With the existence of many attitudes toward science scales with different subscale components, it is still unclear whether researchers are measuring the same aspects of student attitudes towards science, which complicates comparisons between studies (Barmby et al., 2008; Osborne et al., 2003). This uncertainty makes it even more important that when developing “student attitudes toward science” instruments researchers not only pay close attention to the alignment between the items used to measure constructs, and the objects (i.e., school science curriculum or school science teacher) of particular attitudes being measured, but also to the unidimensionality of the proposed attitudinal constructs and by extension the construct, convergent, and discriminant validity of the measured subscales. As the identification of subscales of attitudes toward science can be expected to vary based on the object and specificity identified, we do not challenge the identification and use of various subscales, but rather note that additional quantitative techniques should be used when considering attitude toward science instruments and subscales.

Establishing unidimensionality and invariance

One technique that can be used, along with conceptual consideration of items used to measure attitude toward science constructs, is factor analysis, which can be used to explore the unidimensionality of underlying constructs (Lumsden, 1961). Quantitative indicators of unidimensionality provide support that a cluster of items are reliably measuring a true construct. Thus, this type of evidence is important to establish what subscales, if any, should be included in a measure of attitudes toward science. Attitude toward science constructs, both overall and subscales, should ideally have theoretical and quantitative evidence of unidimensionality. This is especially relevant to the study of attitudes toward science given the variety of existing attitude toward science instruments and subscales. Osborne et al. (2003) and Kind et al. (2007) suggest that researchers should utilize factor analysis in addition to internal consistency measures such as Cronbach’s α. The unidimensionality of measured attitude toward science subscales is not an object that the internal consistency confirms, but is an assumption of computing the internal consistency. The Kind et al. (2007) study described above is an example of how factor analysis can be used to clarify subscales based on the underlying factor structure of attitude toward science instruments. If only internal consistency measures are employed and unidimensionality is not confirmed, there is a possibility that although items are highly correlated they do not measure a conceptually similar and meaningful construct (Osborne et al., 2003). Thus, we argue that it is important to begin not only with attitude toward science constructs shaped by considerations of conceptual meaning, theory, and previous studies; but also to confirm the dimensionality of identified constructs through the use of factor analysis.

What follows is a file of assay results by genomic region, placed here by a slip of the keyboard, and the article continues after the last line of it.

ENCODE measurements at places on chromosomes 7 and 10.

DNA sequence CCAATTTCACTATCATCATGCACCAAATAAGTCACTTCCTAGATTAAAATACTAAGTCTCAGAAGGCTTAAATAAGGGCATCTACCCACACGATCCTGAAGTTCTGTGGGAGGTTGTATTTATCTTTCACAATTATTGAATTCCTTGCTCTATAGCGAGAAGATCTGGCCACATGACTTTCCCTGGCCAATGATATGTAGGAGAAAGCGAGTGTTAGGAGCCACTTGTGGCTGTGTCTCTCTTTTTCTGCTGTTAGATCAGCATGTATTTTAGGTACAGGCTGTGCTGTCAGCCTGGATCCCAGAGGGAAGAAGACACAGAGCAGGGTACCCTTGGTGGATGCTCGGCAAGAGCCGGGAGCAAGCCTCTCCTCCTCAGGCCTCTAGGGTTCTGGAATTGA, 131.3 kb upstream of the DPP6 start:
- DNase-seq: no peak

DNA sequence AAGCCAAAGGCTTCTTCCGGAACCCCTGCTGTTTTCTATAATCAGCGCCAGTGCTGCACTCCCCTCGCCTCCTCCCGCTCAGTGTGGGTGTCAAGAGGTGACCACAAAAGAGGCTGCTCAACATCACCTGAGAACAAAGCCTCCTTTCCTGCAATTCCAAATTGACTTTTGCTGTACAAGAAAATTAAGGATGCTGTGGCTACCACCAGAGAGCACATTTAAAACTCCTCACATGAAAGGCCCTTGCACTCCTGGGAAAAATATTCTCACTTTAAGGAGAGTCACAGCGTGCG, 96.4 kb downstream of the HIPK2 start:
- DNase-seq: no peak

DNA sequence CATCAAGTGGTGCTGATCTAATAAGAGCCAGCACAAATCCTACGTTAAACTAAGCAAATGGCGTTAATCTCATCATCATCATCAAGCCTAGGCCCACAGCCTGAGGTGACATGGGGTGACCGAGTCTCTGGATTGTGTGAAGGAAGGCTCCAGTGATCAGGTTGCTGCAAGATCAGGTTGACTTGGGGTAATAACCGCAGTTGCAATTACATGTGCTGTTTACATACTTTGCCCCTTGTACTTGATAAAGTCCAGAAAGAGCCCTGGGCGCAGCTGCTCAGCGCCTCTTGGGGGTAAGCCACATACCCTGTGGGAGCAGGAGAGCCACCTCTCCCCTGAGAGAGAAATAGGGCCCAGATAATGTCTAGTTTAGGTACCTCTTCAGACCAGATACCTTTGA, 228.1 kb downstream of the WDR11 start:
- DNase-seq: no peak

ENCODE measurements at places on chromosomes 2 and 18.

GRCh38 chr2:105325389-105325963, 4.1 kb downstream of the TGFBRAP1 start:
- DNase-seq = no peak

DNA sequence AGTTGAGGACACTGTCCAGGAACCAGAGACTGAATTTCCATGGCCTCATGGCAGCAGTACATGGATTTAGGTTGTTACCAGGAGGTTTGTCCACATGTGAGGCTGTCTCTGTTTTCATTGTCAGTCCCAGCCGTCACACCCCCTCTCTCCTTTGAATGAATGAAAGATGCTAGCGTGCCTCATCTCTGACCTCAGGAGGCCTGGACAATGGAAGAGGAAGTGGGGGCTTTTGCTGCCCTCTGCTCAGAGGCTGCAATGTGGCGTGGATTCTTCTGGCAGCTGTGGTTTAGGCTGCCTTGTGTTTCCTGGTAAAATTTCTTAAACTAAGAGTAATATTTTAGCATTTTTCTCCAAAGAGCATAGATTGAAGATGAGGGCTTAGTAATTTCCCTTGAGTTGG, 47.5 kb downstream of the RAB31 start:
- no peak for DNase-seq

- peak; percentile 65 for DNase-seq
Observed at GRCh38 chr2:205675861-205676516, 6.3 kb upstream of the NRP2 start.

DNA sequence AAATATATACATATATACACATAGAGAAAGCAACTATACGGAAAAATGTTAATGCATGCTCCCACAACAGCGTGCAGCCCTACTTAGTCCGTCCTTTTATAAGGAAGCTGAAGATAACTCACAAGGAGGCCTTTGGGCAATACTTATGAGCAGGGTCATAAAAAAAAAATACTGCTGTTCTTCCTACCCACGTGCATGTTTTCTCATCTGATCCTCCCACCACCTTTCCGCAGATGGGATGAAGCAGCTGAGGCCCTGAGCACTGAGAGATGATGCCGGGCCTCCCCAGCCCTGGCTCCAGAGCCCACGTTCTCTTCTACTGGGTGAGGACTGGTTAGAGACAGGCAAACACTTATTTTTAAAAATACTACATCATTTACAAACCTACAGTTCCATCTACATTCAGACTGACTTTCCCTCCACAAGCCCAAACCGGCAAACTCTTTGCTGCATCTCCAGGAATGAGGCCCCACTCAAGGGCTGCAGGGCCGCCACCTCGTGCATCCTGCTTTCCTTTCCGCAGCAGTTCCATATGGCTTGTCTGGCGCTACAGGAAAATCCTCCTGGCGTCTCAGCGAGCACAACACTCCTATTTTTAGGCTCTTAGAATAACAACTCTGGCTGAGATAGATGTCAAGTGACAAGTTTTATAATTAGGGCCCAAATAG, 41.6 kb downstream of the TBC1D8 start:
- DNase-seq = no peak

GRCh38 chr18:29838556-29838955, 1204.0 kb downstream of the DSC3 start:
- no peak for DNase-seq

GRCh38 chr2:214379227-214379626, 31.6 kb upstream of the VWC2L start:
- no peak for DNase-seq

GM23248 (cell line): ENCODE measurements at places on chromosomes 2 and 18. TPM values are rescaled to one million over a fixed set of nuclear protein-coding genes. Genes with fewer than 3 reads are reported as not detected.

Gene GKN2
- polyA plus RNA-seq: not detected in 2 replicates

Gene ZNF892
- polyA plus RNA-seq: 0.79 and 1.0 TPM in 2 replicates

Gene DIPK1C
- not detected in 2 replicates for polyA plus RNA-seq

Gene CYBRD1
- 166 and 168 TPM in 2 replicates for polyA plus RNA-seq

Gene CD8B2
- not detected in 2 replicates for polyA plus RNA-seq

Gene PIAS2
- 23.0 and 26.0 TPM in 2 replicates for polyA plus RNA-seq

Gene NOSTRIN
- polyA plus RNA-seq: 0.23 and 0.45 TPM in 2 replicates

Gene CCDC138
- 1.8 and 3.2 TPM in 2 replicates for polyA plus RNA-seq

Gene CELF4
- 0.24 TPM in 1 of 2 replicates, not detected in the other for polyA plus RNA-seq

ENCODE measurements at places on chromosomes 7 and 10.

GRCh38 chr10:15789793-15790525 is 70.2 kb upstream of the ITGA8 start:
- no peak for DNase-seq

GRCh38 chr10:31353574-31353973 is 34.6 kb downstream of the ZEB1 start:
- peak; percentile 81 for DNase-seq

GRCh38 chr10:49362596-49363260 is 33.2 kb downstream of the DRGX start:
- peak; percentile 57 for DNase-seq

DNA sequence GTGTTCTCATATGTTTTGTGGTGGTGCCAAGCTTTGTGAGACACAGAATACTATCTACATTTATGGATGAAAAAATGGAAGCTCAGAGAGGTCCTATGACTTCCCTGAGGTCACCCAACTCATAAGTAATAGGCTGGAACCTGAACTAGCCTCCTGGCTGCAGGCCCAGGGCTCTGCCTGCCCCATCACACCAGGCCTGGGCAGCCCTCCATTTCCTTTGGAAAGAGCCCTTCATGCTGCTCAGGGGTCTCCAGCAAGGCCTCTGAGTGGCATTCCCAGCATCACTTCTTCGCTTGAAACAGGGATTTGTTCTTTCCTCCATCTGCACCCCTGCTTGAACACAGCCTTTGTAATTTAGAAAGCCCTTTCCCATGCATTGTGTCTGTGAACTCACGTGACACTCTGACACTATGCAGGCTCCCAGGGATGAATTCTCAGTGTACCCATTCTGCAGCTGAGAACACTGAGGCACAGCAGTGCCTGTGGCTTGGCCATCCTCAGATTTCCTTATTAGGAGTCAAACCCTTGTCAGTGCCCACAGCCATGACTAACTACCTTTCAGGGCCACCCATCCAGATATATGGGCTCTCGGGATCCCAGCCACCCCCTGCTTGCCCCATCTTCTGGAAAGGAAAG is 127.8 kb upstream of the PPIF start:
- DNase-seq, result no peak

Factor analysis should also be employed to verify validity of instruments when used in new studies with a unique sample of participants (Kind et al., 2007; Munby, 1997), especially considering that many instruments were validated using samples composed predominantly of white high school students (Weinburgh & Steele, 2000), and instruments have been shown to behave differently based on some background characteristics such as race/ethnicity (Villafañe & Lewis, 2016; Weinburgh & Steele, 2000). Thus, additional measurement invariance analyses are also necessary to determine whether identified constructs perform in the same way for subgroups of students based on background characteristics such as race/ethnicity, gender, socioeconomic status, and age/grade level. If a study utilizes longitudinal data, longitudinal invariance should also be established (Khoo et al., 2006; Meredith & Horn, 2001; Millsap & Cham, 2012). Additional longitudinal studies will help to elucidate how student attitudes toward science change over time and are a particular focus of science education researchers (Osborne et al., 2003) and policymakers given the implications for overall science engagement and eventual career participation.

Modification of mATSI